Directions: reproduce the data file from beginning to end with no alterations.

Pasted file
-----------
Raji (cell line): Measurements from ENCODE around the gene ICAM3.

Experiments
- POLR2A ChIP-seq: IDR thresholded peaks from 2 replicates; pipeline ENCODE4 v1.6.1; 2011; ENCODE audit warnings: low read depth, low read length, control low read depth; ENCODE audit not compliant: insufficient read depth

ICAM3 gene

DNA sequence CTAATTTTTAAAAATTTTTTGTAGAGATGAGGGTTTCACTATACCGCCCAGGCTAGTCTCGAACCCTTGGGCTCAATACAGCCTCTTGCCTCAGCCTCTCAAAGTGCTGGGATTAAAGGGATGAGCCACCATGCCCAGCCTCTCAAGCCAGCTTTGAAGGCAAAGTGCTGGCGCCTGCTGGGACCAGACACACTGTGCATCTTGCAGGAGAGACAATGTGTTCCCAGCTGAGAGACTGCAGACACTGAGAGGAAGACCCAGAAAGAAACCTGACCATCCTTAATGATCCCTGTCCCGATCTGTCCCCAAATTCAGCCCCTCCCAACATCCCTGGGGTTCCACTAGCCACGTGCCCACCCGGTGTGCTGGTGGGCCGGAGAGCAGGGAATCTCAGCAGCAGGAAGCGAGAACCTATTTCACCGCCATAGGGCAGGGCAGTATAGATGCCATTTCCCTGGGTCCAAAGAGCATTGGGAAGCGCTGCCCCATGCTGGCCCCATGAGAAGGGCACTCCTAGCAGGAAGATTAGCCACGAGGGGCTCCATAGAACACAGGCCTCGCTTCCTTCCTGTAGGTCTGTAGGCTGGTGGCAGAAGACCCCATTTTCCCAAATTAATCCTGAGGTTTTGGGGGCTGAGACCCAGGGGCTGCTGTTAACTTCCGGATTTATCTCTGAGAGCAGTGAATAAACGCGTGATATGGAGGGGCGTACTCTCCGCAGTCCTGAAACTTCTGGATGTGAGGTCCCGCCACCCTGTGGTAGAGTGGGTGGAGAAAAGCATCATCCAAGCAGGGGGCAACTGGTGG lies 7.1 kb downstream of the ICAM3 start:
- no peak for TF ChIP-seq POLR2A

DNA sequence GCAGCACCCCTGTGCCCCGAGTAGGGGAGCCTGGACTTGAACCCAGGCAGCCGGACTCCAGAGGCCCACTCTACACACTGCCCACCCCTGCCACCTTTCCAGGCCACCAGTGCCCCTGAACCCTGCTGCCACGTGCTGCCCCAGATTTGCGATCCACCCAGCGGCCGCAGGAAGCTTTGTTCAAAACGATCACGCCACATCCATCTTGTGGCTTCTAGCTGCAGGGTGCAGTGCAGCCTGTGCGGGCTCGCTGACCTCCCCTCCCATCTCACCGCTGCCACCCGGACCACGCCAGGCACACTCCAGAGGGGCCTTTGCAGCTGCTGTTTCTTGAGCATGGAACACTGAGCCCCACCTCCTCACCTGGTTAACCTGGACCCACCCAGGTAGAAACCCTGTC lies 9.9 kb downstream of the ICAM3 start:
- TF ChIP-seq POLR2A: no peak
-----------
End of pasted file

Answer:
Raji (cell line): Measurements from ENCODE around the gene ICAM3.

Experiments
- POLR2A ChIP-seq: IDR thresholded peaks from 2 replicates; pipeline ENCODE4 v1.6.1; 2011; ENCODE audit warnings: low read depth, low read length, control low read depth; ENCODE audit not compliant: insufficient read depth

ICAM3 gene

DNA sequence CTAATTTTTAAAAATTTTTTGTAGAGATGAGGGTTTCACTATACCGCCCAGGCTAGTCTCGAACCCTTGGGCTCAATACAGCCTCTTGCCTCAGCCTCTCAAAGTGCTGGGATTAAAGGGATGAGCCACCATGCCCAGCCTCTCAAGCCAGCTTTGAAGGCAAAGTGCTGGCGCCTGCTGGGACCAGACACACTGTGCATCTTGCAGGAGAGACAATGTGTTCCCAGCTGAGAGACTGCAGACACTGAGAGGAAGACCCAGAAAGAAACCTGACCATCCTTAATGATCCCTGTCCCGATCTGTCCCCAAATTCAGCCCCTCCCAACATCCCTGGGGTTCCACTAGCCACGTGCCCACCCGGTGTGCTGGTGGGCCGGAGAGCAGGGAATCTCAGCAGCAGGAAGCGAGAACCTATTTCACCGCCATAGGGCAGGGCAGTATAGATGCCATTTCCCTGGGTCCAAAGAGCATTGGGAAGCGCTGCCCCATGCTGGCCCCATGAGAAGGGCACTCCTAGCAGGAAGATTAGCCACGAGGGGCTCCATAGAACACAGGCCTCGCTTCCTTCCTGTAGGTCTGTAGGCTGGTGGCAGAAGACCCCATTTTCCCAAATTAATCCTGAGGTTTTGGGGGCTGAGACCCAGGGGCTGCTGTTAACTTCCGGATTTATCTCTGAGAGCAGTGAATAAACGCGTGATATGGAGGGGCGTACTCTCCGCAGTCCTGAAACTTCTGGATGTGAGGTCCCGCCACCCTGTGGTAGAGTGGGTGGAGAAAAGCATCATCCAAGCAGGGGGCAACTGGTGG lies 7.1 kb downstream of the ICAM3 start:
- no peak for TF ChIP-seq POLR2A

DNA sequence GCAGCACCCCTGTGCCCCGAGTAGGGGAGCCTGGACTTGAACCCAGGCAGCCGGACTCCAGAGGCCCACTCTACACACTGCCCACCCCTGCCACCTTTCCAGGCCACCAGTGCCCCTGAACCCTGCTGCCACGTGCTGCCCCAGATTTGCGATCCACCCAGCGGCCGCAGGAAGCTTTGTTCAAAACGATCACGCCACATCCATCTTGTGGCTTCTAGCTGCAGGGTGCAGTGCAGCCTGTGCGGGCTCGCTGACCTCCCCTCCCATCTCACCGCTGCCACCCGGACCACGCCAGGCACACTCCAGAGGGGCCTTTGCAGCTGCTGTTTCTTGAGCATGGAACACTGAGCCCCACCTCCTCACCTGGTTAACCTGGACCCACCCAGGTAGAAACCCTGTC lies 9.9 kb downstream of the ICAM3 start:
- TF ChIP-seq POLR2A: no peak